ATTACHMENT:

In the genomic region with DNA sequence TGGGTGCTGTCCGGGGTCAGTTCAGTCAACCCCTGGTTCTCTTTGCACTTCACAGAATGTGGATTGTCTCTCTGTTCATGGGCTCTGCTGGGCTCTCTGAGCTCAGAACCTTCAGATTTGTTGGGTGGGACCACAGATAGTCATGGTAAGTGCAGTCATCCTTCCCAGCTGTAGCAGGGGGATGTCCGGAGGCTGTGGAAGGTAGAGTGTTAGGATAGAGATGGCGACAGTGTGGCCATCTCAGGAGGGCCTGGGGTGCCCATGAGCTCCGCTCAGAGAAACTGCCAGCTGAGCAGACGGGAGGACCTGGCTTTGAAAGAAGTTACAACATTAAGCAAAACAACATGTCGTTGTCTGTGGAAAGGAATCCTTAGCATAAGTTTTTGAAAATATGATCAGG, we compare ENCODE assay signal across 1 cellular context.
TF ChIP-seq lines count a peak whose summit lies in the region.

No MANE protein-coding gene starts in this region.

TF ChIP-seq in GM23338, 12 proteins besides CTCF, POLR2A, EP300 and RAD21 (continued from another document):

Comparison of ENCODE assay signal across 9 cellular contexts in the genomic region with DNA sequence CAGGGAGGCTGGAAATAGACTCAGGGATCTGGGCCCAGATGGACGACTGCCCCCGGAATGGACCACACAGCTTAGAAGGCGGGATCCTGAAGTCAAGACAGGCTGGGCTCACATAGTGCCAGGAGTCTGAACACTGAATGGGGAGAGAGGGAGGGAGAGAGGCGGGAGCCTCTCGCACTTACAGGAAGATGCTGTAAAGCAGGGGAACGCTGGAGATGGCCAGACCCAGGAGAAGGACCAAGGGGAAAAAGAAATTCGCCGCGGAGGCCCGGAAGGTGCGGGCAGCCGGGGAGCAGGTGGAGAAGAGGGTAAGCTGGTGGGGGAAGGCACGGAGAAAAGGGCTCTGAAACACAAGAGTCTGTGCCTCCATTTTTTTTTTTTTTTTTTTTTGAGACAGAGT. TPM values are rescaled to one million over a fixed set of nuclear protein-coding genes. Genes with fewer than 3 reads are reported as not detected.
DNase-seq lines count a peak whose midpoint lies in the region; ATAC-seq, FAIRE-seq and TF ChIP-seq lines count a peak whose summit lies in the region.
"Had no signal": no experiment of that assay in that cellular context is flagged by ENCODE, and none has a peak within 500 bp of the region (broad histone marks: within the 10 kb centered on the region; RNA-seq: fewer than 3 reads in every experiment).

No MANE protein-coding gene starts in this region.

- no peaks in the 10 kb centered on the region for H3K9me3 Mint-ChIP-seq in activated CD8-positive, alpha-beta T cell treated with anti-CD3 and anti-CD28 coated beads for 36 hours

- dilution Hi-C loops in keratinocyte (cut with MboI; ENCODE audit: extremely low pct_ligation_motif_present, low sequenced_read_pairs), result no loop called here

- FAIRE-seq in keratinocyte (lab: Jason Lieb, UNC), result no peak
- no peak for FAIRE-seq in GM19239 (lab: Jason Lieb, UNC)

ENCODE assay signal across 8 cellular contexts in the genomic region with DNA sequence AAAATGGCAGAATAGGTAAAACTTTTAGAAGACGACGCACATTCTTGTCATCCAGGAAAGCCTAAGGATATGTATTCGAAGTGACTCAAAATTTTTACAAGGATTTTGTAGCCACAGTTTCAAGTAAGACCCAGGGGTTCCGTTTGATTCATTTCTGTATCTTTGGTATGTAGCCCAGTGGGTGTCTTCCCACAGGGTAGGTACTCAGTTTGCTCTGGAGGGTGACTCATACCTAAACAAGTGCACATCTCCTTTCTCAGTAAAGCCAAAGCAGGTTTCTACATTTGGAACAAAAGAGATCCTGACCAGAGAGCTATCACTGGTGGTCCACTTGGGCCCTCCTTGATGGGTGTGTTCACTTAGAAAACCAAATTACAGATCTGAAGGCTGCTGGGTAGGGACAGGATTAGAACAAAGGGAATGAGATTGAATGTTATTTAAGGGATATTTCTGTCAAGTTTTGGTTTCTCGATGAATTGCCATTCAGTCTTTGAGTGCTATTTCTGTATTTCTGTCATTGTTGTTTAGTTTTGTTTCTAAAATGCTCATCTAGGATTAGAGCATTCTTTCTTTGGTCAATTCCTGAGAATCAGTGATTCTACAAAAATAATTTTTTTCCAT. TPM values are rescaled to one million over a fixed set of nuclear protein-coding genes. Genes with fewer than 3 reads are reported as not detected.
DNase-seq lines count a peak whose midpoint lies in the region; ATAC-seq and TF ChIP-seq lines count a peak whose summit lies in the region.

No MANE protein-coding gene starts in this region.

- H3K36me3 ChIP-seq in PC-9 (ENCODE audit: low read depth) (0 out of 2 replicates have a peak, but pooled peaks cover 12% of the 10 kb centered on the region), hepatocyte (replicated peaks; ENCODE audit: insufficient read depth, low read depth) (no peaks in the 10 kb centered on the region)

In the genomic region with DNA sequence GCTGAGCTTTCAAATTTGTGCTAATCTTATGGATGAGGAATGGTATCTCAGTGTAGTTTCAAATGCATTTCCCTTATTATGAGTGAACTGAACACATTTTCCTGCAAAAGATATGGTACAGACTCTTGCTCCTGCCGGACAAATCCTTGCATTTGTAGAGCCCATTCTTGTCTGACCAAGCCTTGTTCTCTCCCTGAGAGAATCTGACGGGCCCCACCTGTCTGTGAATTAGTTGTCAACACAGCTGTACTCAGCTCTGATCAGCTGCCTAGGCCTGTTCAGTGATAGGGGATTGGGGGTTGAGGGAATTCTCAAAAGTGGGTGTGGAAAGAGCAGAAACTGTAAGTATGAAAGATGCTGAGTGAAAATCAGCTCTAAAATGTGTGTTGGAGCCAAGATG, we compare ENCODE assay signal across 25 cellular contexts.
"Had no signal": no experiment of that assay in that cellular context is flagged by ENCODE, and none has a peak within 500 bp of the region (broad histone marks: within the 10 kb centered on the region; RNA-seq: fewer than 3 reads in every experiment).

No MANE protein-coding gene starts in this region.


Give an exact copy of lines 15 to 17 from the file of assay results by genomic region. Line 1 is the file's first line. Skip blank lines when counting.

No MANE protein-coding gene starts in this region.

- H3K36me3 ChIP-seq in PC-9 (ENCODE audit: low read depth) (0 out of 2 replicates have a peak, but pooled peaks cover 12% of the 10 kb centered on the region), hepatocyte (replicated peaks; ENCODE audit: insufficient read depth, low read depth) (no peaks in the 10 kb centered on the region)

In the genomic region with DNA sequence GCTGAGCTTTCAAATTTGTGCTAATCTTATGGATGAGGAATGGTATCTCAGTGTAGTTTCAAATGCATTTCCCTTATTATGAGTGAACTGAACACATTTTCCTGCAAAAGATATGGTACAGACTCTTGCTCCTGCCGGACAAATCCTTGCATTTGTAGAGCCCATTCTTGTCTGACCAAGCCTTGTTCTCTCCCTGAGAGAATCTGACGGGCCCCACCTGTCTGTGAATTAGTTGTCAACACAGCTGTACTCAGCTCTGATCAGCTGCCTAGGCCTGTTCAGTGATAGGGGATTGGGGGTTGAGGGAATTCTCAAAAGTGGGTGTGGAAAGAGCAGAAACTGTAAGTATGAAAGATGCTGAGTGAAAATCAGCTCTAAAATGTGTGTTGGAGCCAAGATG, we compare ENCODE assay signal across 25 cellular contexts.